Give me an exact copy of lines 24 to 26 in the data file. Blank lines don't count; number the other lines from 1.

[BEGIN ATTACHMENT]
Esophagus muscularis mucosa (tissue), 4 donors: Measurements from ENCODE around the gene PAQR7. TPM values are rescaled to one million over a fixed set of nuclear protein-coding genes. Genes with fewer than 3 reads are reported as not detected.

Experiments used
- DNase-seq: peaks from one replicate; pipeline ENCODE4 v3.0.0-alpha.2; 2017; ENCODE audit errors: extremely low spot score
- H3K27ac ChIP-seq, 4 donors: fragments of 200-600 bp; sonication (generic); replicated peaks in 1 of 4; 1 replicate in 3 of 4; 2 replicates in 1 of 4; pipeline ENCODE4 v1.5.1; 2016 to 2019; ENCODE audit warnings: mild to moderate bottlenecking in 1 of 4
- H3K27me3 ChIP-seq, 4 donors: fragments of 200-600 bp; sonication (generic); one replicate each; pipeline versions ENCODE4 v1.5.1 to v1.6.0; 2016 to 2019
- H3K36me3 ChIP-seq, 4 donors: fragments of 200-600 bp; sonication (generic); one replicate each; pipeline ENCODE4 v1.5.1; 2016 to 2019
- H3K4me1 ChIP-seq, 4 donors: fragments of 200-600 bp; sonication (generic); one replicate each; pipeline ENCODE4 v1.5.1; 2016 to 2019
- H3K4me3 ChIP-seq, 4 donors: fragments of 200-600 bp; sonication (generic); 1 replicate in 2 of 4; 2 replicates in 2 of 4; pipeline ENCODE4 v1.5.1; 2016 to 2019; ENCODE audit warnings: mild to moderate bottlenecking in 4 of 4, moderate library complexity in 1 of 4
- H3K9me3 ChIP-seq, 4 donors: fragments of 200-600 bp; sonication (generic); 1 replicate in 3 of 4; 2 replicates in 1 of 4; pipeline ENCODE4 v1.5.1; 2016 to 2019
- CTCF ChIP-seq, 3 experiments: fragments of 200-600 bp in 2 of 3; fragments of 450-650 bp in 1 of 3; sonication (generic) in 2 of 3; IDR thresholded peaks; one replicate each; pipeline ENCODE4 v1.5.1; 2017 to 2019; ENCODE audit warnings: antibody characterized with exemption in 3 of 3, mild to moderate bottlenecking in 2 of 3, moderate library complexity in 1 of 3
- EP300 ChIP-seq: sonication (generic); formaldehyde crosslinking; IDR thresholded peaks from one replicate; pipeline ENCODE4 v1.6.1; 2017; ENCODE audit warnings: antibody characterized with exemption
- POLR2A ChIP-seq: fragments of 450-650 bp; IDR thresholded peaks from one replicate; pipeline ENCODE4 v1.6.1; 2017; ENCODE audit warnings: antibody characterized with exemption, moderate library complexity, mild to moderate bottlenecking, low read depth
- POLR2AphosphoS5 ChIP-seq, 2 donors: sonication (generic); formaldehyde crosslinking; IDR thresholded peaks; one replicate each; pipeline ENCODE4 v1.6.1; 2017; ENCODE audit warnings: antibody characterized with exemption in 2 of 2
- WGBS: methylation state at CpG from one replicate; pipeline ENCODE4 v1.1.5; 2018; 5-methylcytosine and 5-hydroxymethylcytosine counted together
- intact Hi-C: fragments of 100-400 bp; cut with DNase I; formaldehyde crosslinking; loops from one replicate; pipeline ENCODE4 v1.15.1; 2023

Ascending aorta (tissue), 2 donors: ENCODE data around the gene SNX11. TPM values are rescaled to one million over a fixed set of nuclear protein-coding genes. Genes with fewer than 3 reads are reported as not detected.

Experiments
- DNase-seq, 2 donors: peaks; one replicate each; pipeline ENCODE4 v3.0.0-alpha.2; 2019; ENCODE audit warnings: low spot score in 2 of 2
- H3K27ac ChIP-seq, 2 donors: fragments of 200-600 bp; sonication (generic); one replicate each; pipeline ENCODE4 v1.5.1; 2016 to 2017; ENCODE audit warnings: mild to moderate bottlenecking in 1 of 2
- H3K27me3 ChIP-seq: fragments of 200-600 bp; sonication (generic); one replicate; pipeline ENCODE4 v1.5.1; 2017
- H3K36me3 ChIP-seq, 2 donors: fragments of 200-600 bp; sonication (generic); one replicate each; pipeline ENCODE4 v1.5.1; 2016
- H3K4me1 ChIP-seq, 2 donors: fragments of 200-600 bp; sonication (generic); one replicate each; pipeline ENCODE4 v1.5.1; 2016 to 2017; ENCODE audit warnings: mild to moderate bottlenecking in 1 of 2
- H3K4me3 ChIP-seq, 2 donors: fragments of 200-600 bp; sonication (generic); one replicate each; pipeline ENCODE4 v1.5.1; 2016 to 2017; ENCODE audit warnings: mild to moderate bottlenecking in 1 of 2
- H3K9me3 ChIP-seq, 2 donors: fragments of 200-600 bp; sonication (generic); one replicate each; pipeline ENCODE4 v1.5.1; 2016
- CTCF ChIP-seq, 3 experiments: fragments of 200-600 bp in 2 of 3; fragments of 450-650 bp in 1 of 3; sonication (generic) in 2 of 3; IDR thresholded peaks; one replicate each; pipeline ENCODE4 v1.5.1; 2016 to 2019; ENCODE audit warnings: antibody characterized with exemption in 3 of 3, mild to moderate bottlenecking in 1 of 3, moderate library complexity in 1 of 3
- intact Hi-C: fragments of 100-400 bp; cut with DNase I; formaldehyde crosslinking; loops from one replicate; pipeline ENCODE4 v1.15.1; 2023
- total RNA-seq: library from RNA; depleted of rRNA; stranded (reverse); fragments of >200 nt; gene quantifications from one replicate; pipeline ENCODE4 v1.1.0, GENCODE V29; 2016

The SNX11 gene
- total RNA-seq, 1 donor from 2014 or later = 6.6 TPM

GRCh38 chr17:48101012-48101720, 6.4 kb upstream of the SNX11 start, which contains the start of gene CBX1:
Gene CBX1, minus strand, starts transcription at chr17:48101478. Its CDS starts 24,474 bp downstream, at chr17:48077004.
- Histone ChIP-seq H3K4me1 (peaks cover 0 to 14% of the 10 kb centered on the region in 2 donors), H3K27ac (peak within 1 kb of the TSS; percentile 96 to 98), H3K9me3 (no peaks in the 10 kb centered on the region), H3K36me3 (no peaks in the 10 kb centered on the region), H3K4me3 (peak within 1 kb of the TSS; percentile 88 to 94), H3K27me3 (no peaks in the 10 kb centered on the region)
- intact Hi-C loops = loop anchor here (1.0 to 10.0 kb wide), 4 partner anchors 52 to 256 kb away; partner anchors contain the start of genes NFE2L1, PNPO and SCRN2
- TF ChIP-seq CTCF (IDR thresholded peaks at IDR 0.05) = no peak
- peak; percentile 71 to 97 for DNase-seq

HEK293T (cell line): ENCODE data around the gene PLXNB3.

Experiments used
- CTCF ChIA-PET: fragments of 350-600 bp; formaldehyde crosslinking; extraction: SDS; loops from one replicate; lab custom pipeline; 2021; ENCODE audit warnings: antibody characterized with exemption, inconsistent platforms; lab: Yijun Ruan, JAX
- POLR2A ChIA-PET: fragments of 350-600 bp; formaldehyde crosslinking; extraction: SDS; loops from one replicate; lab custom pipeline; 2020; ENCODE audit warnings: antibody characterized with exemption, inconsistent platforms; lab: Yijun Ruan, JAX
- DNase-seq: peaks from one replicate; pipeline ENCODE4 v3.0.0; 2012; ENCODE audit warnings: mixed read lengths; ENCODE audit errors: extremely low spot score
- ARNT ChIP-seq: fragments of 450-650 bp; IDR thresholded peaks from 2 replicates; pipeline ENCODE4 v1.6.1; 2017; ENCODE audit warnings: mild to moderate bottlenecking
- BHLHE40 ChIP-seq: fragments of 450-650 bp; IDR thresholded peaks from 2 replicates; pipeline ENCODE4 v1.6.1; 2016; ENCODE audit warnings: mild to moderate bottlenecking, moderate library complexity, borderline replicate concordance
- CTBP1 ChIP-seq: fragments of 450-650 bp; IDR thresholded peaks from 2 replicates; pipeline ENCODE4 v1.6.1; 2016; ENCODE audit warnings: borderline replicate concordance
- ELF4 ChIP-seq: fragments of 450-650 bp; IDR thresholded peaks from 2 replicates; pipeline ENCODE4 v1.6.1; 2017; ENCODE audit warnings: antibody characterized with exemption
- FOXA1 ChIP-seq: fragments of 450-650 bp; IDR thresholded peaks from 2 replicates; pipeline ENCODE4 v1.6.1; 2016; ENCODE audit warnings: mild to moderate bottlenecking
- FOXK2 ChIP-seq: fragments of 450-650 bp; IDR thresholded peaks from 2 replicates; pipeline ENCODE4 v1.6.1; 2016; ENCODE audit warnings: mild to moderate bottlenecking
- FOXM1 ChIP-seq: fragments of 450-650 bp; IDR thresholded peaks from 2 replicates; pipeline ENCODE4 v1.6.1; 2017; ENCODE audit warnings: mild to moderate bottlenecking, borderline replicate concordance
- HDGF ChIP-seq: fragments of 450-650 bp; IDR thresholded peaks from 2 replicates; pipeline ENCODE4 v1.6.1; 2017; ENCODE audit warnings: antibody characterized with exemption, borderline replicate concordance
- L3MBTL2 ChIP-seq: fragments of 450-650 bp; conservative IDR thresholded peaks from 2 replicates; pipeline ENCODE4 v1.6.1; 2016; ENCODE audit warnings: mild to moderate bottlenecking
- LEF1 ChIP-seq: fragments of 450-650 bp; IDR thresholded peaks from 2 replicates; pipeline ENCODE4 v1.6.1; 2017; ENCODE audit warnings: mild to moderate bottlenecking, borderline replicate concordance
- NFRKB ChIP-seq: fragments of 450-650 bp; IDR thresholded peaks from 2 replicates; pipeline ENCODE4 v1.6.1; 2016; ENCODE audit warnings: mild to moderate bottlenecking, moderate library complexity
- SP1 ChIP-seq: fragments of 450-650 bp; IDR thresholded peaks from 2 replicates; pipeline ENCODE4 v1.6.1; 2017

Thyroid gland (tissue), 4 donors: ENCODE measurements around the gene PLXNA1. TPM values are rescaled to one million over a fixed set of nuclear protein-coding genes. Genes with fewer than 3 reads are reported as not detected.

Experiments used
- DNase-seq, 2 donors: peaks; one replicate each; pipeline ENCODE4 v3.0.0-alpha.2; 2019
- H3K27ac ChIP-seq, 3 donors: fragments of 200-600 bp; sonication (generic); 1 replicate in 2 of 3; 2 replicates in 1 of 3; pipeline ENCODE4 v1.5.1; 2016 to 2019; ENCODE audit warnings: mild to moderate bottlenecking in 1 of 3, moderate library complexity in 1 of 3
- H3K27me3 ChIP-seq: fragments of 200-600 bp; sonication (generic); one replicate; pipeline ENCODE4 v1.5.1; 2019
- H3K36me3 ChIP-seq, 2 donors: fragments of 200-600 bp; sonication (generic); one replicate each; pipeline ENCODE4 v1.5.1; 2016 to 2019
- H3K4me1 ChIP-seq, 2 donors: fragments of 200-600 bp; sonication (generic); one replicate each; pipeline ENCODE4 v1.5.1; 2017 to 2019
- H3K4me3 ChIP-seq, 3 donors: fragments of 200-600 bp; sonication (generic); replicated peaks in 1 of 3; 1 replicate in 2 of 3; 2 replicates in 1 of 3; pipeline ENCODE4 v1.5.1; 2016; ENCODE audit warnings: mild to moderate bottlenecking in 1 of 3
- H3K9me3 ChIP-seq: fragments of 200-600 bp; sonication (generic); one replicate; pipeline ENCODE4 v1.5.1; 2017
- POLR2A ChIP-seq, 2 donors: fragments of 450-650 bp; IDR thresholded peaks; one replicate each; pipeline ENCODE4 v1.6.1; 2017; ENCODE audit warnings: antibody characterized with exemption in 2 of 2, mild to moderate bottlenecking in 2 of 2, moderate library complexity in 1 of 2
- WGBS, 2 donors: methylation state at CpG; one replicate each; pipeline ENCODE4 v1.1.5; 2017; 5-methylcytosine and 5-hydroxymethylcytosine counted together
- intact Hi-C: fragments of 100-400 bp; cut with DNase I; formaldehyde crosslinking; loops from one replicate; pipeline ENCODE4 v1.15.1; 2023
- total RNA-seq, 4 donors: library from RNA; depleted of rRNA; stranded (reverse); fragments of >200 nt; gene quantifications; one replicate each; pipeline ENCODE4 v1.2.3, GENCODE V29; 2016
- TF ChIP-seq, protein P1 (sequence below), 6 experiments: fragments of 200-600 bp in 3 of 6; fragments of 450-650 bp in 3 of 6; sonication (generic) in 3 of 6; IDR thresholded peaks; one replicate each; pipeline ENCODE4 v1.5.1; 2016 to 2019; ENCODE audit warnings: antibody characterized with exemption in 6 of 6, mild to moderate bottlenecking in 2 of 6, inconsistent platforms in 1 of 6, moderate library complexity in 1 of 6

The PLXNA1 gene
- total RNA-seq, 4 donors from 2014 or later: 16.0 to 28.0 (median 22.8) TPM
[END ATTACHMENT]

- H3K9me3 ChIP-seq, 2 donors: fragments of 200-600 bp; sonication (generic); one replicate each; pipeline ENCODE4 v1.5.1; 2016
- CTCF ChIP-seq, 3 experiments: fragments of 200-600 bp in 2 of 3; fragments of 450-650 bp in 1 of 3; sonication (generic) in 2 of 3; IDR thresholded peaks; one replicate each; pipeline ENCODE4 v1.5.1; 2016 to 2019; ENCODE audit warnings: antibody characterized with exemption in 3 of 3, mild to moderate bottlenecking in 1 of 3, moderate library complexity in 1 of 3
- intact Hi-C: fragments of 100-400 bp; cut with DNase I; formaldehyde crosslinking; loops from one replicate; pipeline ENCODE4 v1.15.1; 2023